Whipple Gen 5 Blower Delivers Big ’18 Mustang Gains

Since we broke the news about Whipple Superchargers next-level offering designed just for the 2018 Mustang, we have anxiously awaited some dyno results. That time has come courtesy of some early test data the company generated using its prototype hardware and in-progress calibration work. These early returns are quite promising.

This new supercharger is far superior to any current setup… — Dustin Whipple, Whipple Superchargers

As you may recall, the Gen 5 Whipple combines numerous upgrades, including its inlet, case, and rotor profile, with an upside-down orientation that allows for a more efficient intercooler. This is no wild experiment at Hawkins Lab, however, the Gen 5 is well along the way to production and the company’s Vice President, Dustin Whipple, is quite confident that the final product is going to impress.

Whipple Superchargers recently tested a prototype version of its new Gen 5 3.0-liter supercharger for the 2018 Mustang GT’s dual-fuel Coyote 5.0-liter engine. This new system mounts the blower upside down in the valley, which allows for a huge, top-mount intercooler for lower, more stable discharge temps. The new blower also features a more efficient 3/4 rotor pack designed for improved efficiency across a broader powerband.

“This new supercharger is far superior to any current setup due to its larger displacement, which outflows other smaller superchargers, lowers temperature due to its internal pressure, and continues efficiency at higher supercharger RPM. The supercharger itself will outflow and outperform the upcoming TVS2650 even before it hits the streets,” he enthused. “The dual-pass intercooler allows for incredible cooling capacity, while the large intercooler fittings don’t cut down flow, again another modification that wouldn’t help as much on the street, but will certainly make a difference at the strip.”

A system that is built to shine on the street and ready to grow at the racetrack is one sure to be an irresistible siren’s song of blower whine for many enthusiasts, That Whipple took an expected path while designing this system specifically for the 2018 Mustang shows how committed the company is to performance. That shows in these early results.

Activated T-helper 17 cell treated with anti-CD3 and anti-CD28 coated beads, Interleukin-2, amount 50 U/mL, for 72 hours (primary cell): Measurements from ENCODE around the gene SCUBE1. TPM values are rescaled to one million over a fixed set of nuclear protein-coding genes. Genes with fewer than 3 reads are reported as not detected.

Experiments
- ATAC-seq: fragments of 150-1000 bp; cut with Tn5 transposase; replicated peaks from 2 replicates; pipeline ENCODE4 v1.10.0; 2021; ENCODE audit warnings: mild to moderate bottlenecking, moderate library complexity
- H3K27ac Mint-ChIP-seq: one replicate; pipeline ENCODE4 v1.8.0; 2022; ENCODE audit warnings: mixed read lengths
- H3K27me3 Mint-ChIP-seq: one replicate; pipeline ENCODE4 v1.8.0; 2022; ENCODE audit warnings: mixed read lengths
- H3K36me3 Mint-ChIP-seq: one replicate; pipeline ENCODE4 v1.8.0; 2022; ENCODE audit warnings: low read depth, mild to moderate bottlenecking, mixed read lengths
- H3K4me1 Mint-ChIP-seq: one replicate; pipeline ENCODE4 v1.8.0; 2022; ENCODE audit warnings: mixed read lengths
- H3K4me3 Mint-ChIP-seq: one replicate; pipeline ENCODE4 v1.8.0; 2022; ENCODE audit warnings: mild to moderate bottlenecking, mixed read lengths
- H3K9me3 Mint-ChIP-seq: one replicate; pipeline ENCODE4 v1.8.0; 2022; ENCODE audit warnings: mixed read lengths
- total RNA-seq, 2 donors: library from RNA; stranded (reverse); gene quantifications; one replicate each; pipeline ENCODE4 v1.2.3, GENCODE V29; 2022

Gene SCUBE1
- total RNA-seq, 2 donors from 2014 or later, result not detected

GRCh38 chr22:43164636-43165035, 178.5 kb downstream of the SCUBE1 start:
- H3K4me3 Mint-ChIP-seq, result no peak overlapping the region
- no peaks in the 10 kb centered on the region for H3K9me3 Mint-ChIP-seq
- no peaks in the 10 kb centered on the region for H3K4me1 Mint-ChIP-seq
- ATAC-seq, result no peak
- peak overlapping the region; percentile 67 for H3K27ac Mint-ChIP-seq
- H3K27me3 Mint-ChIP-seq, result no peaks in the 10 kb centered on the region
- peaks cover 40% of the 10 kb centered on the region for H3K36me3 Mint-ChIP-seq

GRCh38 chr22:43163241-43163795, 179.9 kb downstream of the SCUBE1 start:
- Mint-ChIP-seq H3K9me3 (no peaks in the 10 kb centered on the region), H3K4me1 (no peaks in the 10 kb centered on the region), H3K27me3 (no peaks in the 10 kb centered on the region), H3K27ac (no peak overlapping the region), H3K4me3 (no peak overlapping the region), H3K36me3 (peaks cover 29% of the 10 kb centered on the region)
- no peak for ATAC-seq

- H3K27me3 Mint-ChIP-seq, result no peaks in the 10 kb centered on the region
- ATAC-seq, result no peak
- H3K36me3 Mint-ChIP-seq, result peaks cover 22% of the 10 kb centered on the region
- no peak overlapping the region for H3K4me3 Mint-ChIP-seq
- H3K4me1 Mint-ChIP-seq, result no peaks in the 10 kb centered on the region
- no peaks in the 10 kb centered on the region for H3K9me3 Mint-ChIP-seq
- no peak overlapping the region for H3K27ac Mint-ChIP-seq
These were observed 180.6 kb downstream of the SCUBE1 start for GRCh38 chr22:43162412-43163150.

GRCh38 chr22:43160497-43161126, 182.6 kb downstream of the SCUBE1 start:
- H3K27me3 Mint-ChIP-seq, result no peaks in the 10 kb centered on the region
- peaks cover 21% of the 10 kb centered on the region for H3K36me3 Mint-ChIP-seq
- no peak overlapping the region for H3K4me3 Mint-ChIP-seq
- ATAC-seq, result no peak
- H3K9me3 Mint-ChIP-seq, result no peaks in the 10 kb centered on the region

“The new supercharger really starts to shine at higher horsepower, higher airflow demand. The previous generation was very good, unfortunately, we had to do a full redesign as we would’ve had to severely sacrifice on intercooler size. One key component to the package is the intercooler effectiveness. Part of this is the actual size. While size isn’t everything, in this application, it is a huge part of it,” Dustin said “We had the option of lowering the power, as the increased discharge temps would result in much lower power per pound of boost and less tolerance to future builds and low octane such as 91. Or, we could go upside down and cram a massive, efficient intercooler and a new, bigger, and more efficient supercharger.”

There is much more to this story than meets the eye, of course. The efficient hardware is great, but making it a team player with the dual-fuel Gen 3 Coyote 5.0-liter engine is more challenging than it has been in past years. Whipple is working to offer a complete bolt-on package with a companion calibration that will maximize performance without sacrificing durability.

Not only does the top mount arrangement allow for a larger intercooler, but Whipple fit the core with large inlet and outlet ports for restriction-free flow, which should prove beneficial on the race track.